According to the PFM law, the Debt Management Committee is mandated to participate in the negotiations of government guaranteed loans, together with the minister. “Any proposals for amendments to the loan or guarantee agreement, in the cases of government guarantees already issued, shall be made with the prior approval of the Minister in consultation with the Debt Management Committee; Borrowers under government guaranteed loans shall provide to the Minister, on a monthly basis by the 15th of the month, information on the state and movement of funds under the loan.”

The law stipulates the terms and conditions that projects applying for government guaranteed financing should meet, and the government guarantee issuance procedures shall be determined by the Debt Management Committee with interest and principal payments of government guaranteed debt to be paid by the borrowers.

Section G of the PFM law states that “All sums of money received by way of loans, grants, and donations shall constitute public money and shall be paid into the Consolidated Fund; The Minister shall make provision in the budget estimates for loans, grants and donations receivable in cash; Where the quantum of the loan, grant or donation referred to in sub regulation; is not known a provision shall be included in the estimates and when the quantum becomes known a supplementary estimate shall be raised for the amount involved; Where loans, grants and donations are receivable in kind, the value of such donations shall be determined and included in the estimates and reflected as expenditure in the financial year; moneys received for specified projects which have been paid into the Consolidated accounts.”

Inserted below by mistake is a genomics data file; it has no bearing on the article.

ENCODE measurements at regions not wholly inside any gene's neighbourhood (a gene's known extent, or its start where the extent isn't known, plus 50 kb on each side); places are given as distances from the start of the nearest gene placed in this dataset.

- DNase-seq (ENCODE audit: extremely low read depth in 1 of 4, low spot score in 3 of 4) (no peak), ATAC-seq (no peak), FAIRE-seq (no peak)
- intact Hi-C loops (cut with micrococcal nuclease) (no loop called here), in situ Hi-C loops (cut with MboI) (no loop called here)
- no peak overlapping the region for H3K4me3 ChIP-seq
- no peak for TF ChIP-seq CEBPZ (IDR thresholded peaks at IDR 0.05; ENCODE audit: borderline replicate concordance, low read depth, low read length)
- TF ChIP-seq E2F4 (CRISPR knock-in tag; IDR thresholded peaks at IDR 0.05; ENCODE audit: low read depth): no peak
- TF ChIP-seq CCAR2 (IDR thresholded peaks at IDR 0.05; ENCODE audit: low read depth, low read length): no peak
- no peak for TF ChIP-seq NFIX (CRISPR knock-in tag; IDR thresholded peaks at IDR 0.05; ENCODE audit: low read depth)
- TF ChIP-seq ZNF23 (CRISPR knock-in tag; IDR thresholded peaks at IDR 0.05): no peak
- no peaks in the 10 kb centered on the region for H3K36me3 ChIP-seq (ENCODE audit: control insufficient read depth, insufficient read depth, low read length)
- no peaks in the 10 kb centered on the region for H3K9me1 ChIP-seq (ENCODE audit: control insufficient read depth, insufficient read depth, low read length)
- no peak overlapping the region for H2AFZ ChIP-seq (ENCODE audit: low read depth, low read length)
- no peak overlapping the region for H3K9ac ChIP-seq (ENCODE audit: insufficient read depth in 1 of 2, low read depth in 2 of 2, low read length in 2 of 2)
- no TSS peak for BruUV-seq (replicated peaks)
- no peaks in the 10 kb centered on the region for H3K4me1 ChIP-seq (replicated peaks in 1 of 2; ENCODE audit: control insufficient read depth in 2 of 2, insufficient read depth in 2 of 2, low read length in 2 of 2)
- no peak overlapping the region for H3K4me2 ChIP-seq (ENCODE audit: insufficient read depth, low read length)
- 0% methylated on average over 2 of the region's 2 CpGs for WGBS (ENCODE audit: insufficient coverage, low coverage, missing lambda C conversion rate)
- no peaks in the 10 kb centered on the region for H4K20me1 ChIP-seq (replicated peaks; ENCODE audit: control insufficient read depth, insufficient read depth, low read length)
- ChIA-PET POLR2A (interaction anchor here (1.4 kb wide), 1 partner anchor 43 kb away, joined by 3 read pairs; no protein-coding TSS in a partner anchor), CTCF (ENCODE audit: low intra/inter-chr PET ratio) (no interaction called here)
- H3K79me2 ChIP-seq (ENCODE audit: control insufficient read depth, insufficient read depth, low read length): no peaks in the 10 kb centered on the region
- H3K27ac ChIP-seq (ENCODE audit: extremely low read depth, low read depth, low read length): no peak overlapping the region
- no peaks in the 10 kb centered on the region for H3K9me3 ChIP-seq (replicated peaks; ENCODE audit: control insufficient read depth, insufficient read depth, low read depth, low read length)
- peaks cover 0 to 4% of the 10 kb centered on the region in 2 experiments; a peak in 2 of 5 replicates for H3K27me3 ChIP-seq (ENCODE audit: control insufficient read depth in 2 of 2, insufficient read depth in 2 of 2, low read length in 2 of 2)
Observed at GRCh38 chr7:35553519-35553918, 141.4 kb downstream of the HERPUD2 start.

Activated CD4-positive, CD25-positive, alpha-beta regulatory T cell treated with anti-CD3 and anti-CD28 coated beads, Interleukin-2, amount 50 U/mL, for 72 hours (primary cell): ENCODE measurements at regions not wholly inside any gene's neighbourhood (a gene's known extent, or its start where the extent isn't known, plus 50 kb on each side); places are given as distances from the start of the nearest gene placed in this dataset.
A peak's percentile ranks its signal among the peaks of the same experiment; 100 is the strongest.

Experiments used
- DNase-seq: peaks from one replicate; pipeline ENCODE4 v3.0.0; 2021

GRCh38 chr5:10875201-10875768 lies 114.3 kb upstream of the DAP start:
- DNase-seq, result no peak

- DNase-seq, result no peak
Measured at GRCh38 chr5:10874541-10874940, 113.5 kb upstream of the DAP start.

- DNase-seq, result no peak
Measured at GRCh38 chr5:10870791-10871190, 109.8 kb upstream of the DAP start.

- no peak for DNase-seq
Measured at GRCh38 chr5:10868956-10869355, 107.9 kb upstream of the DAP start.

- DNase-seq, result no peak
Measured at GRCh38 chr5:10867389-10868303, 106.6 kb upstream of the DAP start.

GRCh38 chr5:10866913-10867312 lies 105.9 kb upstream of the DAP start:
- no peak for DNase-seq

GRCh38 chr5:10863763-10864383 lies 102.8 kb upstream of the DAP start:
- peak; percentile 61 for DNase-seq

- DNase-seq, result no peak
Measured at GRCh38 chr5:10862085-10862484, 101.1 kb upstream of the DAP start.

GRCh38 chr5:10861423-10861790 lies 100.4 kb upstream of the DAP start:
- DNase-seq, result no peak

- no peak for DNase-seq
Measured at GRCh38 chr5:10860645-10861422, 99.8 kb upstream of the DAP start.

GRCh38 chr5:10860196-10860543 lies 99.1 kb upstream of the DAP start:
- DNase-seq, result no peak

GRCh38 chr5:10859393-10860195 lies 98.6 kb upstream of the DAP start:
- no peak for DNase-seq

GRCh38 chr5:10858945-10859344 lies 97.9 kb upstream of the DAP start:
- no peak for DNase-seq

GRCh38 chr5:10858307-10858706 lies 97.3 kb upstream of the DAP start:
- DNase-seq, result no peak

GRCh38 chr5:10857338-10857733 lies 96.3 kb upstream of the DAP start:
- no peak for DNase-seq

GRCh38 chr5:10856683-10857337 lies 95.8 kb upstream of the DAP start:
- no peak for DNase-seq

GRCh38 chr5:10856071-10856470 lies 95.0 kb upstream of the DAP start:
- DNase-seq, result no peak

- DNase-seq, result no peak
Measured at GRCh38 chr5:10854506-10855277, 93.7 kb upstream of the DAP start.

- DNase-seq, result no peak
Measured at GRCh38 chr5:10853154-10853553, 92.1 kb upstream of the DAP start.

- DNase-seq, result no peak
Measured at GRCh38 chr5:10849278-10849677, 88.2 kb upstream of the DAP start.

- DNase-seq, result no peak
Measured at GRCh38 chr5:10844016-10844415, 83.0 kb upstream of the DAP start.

The disagreement over the US$100 million comes as the IMF pushes the belief that a credible budget will enable monetary policy to operate and help bring down inflation and rising prices. Addressing the revenue and expenditure gaps, according to the monetary body, will also require a new approach in SOEs contribution to the resource pot. State-Owned Enterprises are operating in a way that does not provide a definitive contribution towards budgetary support. SOEs are also noted for determining their own expenditure, including salaries and other benefits which is way above other ministries and agencies of government.